OAKLAND -- A new exhibit curated by members of Christian, Jewish and Islamic groups in the East Bay opens Wednesday. The exhibit, through art and typography, promotes a look at what brings together groups that are often presented in opposition.
"Art is really a common language between all human beings," said Arash Shirinbab, chair of the art and culture committee at the Islamic Cultural Center of Northern California.
The exhibit, which will be up at the Islamic Cultural Center near Lake Merritt for three weeks, brings together more than a 100 pieces of art around a common theme of spirituality and tolerance.
"We all believe when you get to know other people, other groups, we'll get past a lot of our prejudices," said Lea Delson, one of the organizers and a member of Kehilla Community Synagogue in Piedmont.
Titled "Finding Common Ground through Sacred Words," the exhibit includes everything from calligraphy to stained glass, clay to paper.
Local artist Claire Sherman is showing a quilt made for the Jewish holiday of Sukkot, while her 14-year-old daughter is exhibiting a mixed-media painting. For Sherman, the exhibit shows the way the three religions are connected.
"We have commonalities as religious people," she said.
The exhibit is sponsored by a group called the Faith Trio, made up of the Islamic Cultural Center, Piedmont's Kehilla synagogue and the Montclair Presbyterian Church.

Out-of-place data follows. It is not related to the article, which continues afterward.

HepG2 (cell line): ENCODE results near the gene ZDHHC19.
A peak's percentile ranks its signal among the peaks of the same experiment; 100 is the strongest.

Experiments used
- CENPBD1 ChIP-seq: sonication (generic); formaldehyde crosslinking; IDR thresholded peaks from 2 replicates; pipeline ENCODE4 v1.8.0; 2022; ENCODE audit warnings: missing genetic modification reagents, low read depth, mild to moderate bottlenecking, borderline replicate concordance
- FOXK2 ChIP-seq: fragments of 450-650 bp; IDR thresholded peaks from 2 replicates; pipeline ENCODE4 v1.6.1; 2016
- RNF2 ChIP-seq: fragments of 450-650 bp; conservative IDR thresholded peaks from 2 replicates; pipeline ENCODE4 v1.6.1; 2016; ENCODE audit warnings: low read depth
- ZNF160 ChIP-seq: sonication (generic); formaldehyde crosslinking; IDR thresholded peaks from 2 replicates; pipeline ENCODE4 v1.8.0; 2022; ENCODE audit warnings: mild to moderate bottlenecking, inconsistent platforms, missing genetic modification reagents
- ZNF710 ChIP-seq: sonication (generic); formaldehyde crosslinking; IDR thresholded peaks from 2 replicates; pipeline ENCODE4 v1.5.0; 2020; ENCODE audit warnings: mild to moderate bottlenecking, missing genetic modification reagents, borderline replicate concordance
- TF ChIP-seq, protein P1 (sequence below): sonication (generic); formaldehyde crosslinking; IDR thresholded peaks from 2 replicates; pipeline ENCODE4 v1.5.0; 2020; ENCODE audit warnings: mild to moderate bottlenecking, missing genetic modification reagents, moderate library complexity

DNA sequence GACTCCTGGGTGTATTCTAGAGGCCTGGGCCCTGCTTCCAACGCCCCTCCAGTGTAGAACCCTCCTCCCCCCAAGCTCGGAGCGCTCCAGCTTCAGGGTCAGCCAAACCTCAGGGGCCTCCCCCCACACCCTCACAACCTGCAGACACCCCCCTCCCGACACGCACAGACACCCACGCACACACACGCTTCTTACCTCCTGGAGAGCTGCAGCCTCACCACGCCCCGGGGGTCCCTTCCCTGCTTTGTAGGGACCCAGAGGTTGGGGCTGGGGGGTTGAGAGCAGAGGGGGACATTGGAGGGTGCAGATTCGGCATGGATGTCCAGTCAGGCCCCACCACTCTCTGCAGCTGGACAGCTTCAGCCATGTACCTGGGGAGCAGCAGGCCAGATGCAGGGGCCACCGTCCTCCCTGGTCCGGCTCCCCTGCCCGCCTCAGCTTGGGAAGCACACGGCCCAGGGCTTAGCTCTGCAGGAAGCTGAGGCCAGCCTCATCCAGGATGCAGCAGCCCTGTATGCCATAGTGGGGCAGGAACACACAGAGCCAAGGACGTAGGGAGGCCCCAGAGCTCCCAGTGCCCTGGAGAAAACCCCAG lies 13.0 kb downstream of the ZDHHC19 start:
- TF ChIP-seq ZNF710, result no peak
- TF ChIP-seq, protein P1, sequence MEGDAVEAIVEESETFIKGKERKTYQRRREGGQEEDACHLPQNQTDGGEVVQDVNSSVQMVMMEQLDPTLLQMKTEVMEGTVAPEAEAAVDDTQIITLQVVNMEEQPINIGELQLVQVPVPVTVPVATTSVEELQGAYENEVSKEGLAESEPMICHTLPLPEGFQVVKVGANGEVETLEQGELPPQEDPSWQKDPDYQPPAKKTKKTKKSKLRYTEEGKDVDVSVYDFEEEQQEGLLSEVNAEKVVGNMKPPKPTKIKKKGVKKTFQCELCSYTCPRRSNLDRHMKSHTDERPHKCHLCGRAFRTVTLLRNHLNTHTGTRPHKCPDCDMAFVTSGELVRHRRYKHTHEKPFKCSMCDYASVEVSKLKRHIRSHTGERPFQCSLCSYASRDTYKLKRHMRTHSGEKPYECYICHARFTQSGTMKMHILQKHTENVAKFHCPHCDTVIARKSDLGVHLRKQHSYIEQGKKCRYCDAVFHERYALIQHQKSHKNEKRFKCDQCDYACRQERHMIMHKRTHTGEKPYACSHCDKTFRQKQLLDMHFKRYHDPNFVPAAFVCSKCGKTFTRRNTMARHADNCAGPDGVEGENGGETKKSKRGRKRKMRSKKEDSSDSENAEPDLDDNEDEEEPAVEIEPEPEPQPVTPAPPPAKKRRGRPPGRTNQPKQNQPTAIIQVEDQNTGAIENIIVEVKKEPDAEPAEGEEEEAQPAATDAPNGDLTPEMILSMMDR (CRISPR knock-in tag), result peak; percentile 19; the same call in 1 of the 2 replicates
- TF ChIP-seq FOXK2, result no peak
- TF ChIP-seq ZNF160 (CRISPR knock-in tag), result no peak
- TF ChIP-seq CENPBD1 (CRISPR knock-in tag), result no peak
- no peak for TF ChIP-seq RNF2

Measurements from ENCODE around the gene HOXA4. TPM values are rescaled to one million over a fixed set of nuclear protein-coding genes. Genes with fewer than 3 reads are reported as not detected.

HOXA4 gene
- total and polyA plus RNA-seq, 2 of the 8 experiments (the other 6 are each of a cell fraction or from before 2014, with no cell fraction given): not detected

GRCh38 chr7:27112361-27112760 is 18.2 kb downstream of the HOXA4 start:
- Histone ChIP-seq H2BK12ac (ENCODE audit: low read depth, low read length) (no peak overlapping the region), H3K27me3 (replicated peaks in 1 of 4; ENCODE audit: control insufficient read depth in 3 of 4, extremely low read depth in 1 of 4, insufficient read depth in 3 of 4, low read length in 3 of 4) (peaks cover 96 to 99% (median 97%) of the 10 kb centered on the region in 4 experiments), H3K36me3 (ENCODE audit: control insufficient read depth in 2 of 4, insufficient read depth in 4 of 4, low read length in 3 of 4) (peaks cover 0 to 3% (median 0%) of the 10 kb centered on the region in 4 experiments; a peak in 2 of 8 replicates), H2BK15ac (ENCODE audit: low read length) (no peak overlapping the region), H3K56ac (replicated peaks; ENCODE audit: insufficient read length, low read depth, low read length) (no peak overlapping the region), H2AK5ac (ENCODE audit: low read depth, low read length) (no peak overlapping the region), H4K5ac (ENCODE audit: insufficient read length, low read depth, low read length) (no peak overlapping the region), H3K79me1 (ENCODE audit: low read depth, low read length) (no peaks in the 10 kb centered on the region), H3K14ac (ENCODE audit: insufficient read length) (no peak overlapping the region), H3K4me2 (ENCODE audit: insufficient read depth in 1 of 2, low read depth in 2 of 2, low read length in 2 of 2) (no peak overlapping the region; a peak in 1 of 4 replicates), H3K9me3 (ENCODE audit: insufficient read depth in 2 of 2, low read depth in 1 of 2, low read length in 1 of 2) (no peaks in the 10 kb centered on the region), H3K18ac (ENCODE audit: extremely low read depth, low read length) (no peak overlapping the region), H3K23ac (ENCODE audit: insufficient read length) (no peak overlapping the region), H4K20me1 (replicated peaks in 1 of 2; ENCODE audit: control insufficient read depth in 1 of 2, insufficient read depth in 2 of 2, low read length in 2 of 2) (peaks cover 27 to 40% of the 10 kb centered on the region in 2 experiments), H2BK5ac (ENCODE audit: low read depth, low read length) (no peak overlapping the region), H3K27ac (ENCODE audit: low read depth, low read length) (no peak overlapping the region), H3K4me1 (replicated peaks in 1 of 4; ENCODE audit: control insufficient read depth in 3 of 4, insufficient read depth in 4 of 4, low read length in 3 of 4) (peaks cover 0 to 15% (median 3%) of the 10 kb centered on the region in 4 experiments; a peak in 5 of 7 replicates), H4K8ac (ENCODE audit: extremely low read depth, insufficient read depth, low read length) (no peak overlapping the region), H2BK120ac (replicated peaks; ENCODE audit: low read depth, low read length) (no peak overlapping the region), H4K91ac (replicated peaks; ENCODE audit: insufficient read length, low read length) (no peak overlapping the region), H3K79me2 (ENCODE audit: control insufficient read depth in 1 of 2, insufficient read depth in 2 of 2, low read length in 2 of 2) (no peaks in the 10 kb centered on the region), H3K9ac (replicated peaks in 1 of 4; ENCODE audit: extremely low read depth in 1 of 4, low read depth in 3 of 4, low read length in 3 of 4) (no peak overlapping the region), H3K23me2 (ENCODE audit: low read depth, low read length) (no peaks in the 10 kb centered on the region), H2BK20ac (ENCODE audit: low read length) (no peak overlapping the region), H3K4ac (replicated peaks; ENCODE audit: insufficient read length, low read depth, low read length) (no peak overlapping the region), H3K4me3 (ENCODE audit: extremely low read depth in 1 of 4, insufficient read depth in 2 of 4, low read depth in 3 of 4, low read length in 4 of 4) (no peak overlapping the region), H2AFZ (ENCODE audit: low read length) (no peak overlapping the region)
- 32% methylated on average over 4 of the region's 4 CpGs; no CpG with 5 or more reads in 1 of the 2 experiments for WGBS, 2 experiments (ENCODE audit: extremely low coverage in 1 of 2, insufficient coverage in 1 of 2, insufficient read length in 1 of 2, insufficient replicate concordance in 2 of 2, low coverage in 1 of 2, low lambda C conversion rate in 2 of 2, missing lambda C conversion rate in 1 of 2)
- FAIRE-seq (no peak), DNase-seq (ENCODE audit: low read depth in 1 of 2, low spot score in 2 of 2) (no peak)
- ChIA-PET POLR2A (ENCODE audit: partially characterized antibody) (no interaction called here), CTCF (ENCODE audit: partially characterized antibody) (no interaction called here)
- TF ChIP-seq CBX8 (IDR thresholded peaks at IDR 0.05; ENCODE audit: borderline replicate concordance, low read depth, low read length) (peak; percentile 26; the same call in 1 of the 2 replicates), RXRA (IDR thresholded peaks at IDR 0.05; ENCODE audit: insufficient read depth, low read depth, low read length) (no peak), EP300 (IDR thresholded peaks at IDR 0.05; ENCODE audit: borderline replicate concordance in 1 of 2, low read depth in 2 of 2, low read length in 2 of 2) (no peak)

Founded after the events of 9/11, a committee with members of each organization meets monthly to plan events and activities around solidarity and dialogue.
"The most important goal the Faith Trio has is bringing different faiths together and sparking conversation," Shirinbab said.
The first interfaith art exhibit, in fall of 2011, was a great success. With a new theme, this year's exhibit is even more ambitious, with triple the number of artists shown.
"What's been really interesting about this exhibit is the wonderful outpouring of art we got," Delson said.
The exhibit was partially funded with a $3,000 grant from the San Francisco Foundation's FAITHS Program, which provides support for religious organizations providing cultural and artistic programs. Support was also provided by the Alliance of California Traditional Arts and the East Bay Community Foundation.
A public reception to open the exhibit will be held at 5 p.m. Saturday. After that, the works are viewable from May 15 through June 5 every Wednesday and Saturday from 10 a.m. to 4 p.m. There will also be a chance to meet the artists during the June 7 Art Murmur.
"It's really important for all of us to make this platform for different faiths to come together," Shirinbab said.
Delson hopes not just the congregations of the Faith Trio but also the wider and diverse community of the city will come and engage in the art.
"It's very much a story, I think, about Oakland," Delson said.
The Islamic Cultural Center of Northern California is at 1433 Madison St., Oakland.